So, if you’re writing your outline make sure to add in where each chapter will be.

Not including the location of scenes

My characters do go to various different settings and locations, there’s not many of them but they do go back and forth between them regularly.

When it came to outlining I didn’t really think that I’d need to include the environment, it was only after watching some more YouTube videos on how other people outline their books that I realised adding in locations and timings would be a good idea. I think if my book was over a larger area, I would have thought to have added locations into my outline. But I thought that I knew the locations well enough to not include a note in the book plan. However, looking back I think adding the environment would have been a wise idea and it’s something I’m actually going to change in my outline (as well as adding chapters). When it comes to adding on location it doesn’t have to just include the physical settings, it can also include the time and date. For my book that’s over a matter of days it’s particularly important for there to be consistency in the actual time. As an example, I’d need to add in some sort of description that part of the story was set in the evening of a day. By adding notes on the environment, I would have been able to say what the time was and that would have definitely help in creating a more consistent flow to the writing and world building.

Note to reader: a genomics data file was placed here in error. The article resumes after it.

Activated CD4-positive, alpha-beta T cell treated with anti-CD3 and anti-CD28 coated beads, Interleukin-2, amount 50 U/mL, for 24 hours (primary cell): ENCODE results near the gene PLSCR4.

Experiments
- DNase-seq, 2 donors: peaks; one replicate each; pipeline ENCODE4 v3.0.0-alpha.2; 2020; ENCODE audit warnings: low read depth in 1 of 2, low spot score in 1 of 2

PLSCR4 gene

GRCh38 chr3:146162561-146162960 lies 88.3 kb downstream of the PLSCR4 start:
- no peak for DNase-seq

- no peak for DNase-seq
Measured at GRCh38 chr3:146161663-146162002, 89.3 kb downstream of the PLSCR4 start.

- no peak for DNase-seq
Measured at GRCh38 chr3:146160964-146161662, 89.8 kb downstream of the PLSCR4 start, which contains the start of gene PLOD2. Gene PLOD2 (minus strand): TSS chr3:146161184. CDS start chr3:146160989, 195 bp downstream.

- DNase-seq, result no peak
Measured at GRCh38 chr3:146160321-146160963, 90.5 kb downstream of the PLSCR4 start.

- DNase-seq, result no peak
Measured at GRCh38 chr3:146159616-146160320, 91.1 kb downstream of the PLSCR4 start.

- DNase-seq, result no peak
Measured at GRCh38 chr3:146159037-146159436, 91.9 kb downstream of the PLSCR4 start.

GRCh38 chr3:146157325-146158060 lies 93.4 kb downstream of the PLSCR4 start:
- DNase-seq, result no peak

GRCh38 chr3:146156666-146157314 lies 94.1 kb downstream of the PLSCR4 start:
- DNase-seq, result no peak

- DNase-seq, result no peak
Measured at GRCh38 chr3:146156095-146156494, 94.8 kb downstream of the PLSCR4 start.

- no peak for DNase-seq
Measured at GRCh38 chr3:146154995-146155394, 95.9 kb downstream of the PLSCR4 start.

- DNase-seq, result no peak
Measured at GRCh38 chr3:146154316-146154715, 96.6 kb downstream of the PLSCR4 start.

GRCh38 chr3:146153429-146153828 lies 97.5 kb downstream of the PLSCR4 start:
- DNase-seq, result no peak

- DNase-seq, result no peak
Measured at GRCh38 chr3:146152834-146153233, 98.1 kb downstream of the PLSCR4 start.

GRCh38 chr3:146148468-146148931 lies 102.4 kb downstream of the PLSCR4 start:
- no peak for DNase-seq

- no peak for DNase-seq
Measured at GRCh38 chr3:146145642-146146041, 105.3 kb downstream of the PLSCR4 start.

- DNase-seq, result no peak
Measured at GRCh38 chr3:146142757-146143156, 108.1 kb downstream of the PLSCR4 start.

At the moment I feel like I’m having to spend a lot of time considering what time it is in the book and where this is in relation to the plot, if I actually included notes on the environment in my outline I wouldn’t be having this problem.

Not colour coding it

okay, this is more a personal preference than a mistake, but I think it’s worth including anyway. I’m dyslexic and also have visual stress disorder meaning the words can rotate and move around the page when looking at it. A big mistake I made with my outline was using black text for literally everything. I’m not too sure how it slipped my mind, but I forgot that I would be the one having to use this and read it pretty much every day.

What I found is I’m struggling to read the piece of paper that my outline is on. It’s not a major issue but it’s enough to be an annoyance. I’m already going to be making a few changes to my outline so whilst I’m at it I’m thinking it’s best to colour code it. I find having a lot of coloured text helps me keep track of where I’m reading and making sure I’m not rereading the same line twice. It may not sound like that big of an issue for some people but it’s enough of an annoyance for it to hinder my train of thought.

If you’re dyslexic just remember you’re the one reading your plan, it doesn’t have to look pretty, neat or even Instagram worthy. You need your outline to work for you and you alone. If that means colour coding it and highlighting, then go for it.

Writing a book is such a great learning curve, I’m pleasantly surprised how much it’s been challenging me both creatively and personally. You make a lot of mistakes and it’s good to be able to reflect on that, assess what went wrong and then fix it. I’m learning not to beat myself up if I have to edit something as important as my outline, because at the end of the day if I go into this thinking everything is going to be perfect then I’m never going to get this book done. Writing is challenging me to accept nothing will be perfect first time and that’s okay, at the moment it’s about getting my first draft completed and then editing it later.